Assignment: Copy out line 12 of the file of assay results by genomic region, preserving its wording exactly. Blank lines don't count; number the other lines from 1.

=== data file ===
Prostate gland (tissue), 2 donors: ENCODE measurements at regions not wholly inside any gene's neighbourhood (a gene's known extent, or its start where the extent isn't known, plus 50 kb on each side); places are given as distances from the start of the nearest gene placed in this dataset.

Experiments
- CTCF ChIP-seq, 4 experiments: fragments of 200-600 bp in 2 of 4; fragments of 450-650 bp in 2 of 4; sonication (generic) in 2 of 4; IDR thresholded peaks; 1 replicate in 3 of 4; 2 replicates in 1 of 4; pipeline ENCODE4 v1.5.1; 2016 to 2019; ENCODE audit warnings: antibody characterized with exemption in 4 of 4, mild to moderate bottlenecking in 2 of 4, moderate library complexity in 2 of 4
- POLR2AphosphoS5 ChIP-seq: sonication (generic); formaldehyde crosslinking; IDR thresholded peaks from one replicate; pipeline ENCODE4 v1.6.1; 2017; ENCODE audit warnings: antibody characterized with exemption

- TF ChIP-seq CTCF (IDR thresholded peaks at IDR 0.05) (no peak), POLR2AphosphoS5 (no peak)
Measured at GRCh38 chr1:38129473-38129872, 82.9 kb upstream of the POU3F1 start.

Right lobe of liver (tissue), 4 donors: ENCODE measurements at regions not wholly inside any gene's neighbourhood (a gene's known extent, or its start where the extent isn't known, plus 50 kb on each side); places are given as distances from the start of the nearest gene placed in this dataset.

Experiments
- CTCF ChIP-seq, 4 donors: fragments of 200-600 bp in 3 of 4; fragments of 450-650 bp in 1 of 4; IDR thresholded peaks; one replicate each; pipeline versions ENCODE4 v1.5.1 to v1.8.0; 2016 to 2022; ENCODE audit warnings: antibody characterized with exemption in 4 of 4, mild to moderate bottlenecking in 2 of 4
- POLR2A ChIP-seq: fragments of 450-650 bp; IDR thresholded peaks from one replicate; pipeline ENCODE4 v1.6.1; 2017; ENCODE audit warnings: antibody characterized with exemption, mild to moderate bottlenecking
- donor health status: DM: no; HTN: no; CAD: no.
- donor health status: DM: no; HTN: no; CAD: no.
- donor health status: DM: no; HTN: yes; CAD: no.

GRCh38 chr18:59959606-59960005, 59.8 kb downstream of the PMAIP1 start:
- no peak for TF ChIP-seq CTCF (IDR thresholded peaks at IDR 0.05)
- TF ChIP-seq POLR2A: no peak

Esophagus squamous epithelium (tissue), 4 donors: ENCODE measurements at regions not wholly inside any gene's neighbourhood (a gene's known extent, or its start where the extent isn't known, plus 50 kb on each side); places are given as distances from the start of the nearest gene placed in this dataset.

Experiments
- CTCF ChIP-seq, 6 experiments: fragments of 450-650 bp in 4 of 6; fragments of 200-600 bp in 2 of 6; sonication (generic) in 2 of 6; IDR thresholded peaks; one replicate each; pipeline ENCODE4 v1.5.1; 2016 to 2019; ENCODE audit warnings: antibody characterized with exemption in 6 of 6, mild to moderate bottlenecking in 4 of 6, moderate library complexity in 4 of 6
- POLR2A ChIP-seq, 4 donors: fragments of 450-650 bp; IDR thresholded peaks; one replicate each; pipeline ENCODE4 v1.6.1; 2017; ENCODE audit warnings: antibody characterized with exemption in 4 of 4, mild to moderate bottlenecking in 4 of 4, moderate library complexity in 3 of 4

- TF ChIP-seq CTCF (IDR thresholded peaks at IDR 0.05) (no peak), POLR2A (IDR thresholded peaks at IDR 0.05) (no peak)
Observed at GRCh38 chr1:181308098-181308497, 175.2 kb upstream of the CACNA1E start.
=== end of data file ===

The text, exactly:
- donor health status: DM: no; HTN: no; CAD: no.